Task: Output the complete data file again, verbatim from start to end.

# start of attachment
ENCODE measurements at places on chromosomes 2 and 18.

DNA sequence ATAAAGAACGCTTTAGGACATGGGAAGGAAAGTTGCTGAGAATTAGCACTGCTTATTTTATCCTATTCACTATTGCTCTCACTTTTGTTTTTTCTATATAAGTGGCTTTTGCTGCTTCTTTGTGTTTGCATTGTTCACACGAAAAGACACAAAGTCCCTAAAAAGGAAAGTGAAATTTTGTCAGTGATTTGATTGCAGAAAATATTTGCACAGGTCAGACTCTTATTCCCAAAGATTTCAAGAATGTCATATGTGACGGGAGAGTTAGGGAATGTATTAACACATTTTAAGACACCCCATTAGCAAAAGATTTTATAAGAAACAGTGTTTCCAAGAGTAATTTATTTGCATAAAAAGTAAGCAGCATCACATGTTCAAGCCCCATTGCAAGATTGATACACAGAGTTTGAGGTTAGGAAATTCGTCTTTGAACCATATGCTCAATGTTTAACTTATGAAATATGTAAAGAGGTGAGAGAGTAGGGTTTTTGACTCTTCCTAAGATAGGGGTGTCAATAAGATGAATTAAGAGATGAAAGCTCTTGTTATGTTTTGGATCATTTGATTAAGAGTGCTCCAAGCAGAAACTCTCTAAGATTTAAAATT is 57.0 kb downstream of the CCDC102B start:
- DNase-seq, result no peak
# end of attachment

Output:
ENCODE measurements at places on chromosomes 2 and 18.

DNA sequence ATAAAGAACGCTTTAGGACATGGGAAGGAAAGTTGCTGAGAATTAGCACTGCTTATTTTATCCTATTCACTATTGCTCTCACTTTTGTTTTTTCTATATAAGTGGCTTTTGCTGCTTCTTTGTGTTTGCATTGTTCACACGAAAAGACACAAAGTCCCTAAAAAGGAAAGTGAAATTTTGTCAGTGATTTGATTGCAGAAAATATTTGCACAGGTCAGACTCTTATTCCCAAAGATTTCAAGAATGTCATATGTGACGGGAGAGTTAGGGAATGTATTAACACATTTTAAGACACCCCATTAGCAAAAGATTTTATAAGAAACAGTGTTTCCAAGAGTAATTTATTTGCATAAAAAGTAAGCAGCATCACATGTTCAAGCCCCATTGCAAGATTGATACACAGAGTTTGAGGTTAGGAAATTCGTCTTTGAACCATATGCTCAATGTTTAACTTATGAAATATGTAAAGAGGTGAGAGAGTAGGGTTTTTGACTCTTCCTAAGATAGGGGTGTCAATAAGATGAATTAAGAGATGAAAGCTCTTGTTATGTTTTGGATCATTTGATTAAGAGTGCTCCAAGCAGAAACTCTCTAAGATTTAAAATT is 57.0 kb downstream of the CCDC102B start:
- DNase-seq, result no peak